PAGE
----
Pennsylvania Religious Groups Fight to Flush LGBT Bathroom and Hiring Legislation

Diane Gramley of the American Family Association of Pennsylvania doesn’t want to see men in the ladies’ restroom at church. But that is only one reason the AFA of PA is lobbying against Senate Bill 1306.

However, supporters of the bill sponsored by Sen. Pat Browne (R) argue they have waited for this legislation for more than a decade, and concerns about implementation shouldn’t trump the overarching need to protect civil rights.

SB 1306 would expand Pennsylvania’s anti-discrimination laws to include protections for sexual orientation, gender identity and gender expression.

“Large churches that maybe have a gym or something like that, and have shower facilities, they also would be forced to allow men in the women’s shower room or women in the men’s shower room if they think they’re the opposite sex,” Gramley said.

SB 1306 will face the Pennsylvania Legislature when the House returns to work Sept. 19 and the Senate on Sept. 16.

Legislators won’t have much time to work on it. The legislative session ends Nov. 30. And, Pennsylvania lawmakers usually don’t pass bills after Election Day.

The question of allowing transgendered people to choose which shower or restroom to use at church isn’t the only problem conservative groups have with the legislation.

Jonathan Alexandre, Liberty Counsel director of public policy, said SB 1306 would also stop religious schools, churches and other religious groups from only hiring people who agree with the organization’s teachings on sexuality, marriage and gender.

Supporters of the legislation argue protecting LGBT rights is no different than safeguarding the civil liberties of people of color.

But Alexandre described that as “an intellectually dishonest comparison.”

“They want you to believe that, if a religious organization didn’t hire such a person, it would be no different than refusal to hire a person because of skin color. This is a lie,” he said. “The color of my skin is not a feeling or desire. It is not something I can choose to act on or not act on. I simply am black.”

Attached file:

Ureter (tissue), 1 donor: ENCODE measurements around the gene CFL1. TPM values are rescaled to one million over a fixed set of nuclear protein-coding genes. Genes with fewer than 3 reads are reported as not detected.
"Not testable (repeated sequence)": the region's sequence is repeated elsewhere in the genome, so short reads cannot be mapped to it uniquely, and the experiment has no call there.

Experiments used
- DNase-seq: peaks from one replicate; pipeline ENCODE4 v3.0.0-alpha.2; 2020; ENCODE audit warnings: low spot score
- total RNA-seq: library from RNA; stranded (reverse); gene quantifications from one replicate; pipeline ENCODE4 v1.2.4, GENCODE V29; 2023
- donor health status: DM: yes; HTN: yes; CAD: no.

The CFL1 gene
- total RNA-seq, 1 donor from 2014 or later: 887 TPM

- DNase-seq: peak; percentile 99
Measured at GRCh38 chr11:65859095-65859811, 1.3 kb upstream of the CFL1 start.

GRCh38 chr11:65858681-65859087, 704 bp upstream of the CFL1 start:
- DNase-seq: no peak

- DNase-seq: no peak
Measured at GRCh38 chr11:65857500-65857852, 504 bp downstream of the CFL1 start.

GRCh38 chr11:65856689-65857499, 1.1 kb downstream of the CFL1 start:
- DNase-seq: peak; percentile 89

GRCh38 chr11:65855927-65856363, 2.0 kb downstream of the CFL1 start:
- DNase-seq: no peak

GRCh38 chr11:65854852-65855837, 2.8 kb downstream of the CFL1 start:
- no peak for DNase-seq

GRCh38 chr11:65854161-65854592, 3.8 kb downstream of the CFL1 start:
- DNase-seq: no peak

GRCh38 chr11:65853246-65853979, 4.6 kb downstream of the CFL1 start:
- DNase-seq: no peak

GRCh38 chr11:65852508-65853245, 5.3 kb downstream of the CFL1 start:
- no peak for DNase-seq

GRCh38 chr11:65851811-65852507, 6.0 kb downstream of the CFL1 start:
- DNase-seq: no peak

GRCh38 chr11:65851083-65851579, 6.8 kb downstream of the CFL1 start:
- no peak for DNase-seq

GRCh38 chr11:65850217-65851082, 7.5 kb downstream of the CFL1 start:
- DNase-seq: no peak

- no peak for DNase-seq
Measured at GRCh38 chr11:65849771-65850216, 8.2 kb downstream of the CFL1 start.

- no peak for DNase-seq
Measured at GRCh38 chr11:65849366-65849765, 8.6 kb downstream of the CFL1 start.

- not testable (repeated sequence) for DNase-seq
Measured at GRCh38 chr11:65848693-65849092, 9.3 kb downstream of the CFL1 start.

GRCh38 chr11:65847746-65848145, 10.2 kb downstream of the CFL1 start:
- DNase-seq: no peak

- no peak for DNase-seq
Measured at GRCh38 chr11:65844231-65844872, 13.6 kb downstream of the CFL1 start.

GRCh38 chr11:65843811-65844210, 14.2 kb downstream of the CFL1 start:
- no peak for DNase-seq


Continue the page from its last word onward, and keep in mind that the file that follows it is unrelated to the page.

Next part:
Aside from the expense religious organizations might incur to put in a new single-toilet restroom to avoid crossing gender lines, the state of Pennsylvania would also have to invest in the implementation of SB 1306.

The Pennsylvania Human Relations Commission already handles 3,500 complaints a year about LGBT protection. HRC Executive Director JoAnn Edwards said SB 1306 could be expected to add about 100 complaints a year to the caseload.

So, she said, the HRC would have to invest at least $580,000 to hire new people and add technology to cope with the increased workload.

“This is a small cost and the need for fairness in the workplace for Pennsylvanians is large,” Edwards told the Citizens Voice.

However, the Pennsylvania Family Council and Pennsylvania Family Institute said the experience of the state of Washington, where similar legislation was approved a decade ago, shows there probably would not be even 100 additional cases.

Since 2006, there have been only 76 complaints alleging LGBT discrimination filed with Washington State’s Human Rights Commission.

And rather than saying that shows Pennsylvanians shouldn’t worry about breaking the state budget, the Family Council and Family Institute press release said Washington state’s experience shows there is no need for the legislation in Pennsylvania.

“There exists no widespread discrimination against the LGBT community in employment that SB 1306 needs to fix,” said the press release. “What does exist by passing these types of proposals is crippling fines on those trying to live out their religious beliefs as well as exposing women and young children to members of the opposite sex in vulnerable areas like locker rooms, showers and restrooms.”

Still, more than 30 municipalities in Pennsylvania have already implemented ordinances to protect LGBT rights.

Andy Hoover, the legislative director of the ACLU of Pennsylvania, said the cities and towns had provided a “laboratory of sorts” that proved businesses and religious groups would not face insurmountable burdens if SB 1306 is approved.

“The experience of these localities has been that these local ordinances have leveled the playing field for LGBT people and have made those municipalities attractive places to live and work,” Hoover said in written testimony submitted for a Senate Labor and Industry Committee hearing on SB 1306 on Aug. 30. “Treating gay and transgender workers fairly has become a part of doing business in those communities.”

Hoover also disputed the argument that SB 1306 would violate the First Amendment rights of religious schools, churches and institutions.

“Nothing in any non-discrimination legislation alters those rights. By definition, it cannot. In fact, the Supreme Court has reaffirmed that no government can compel a religious institution to hire or retain anyone who plays a ministerial role, and this legislation respects that understanding,” he said.

An editorial in the Pocono Record the day before the Senate Labor and Industry Committee hearing argued, “Pennsylvania long ago outlawed discrimination on the base of race, color, gender or religion. Including LGBT in the law would help protect vulnerable populations and improve our business climate by showing that Pennsylvania is a welcoming state that acknowledges all qualified employees and paying customers as equal.”

But Diane Gramley said the real problem with SB 1306, beyond the costs of implementation and legal quarrels, was what it would do to the culture of Pennsylvania.

“It solely turns the whole idea of sexuality on its head,” Gramley said. “And it’s just tragic that we as a country have come to this, but I just can’t help think of how William Penn – the founder of Pennsylvania – would think about what’s going on in his dense woods.”